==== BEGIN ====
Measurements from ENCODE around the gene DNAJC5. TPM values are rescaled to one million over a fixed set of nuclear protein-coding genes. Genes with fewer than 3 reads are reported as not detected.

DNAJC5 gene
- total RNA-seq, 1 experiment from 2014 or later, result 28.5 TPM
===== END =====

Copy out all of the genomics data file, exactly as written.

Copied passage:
Measurements from ENCODE around the gene DNAJC5. TPM values are rescaled to one million over a fixed set of nuclear protein-coding genes. Genes with fewer than 3 reads are reported as not detected.

DNAJC5 gene
- total RNA-seq, 1 experiment from 2014 or later, result 28.5 TPM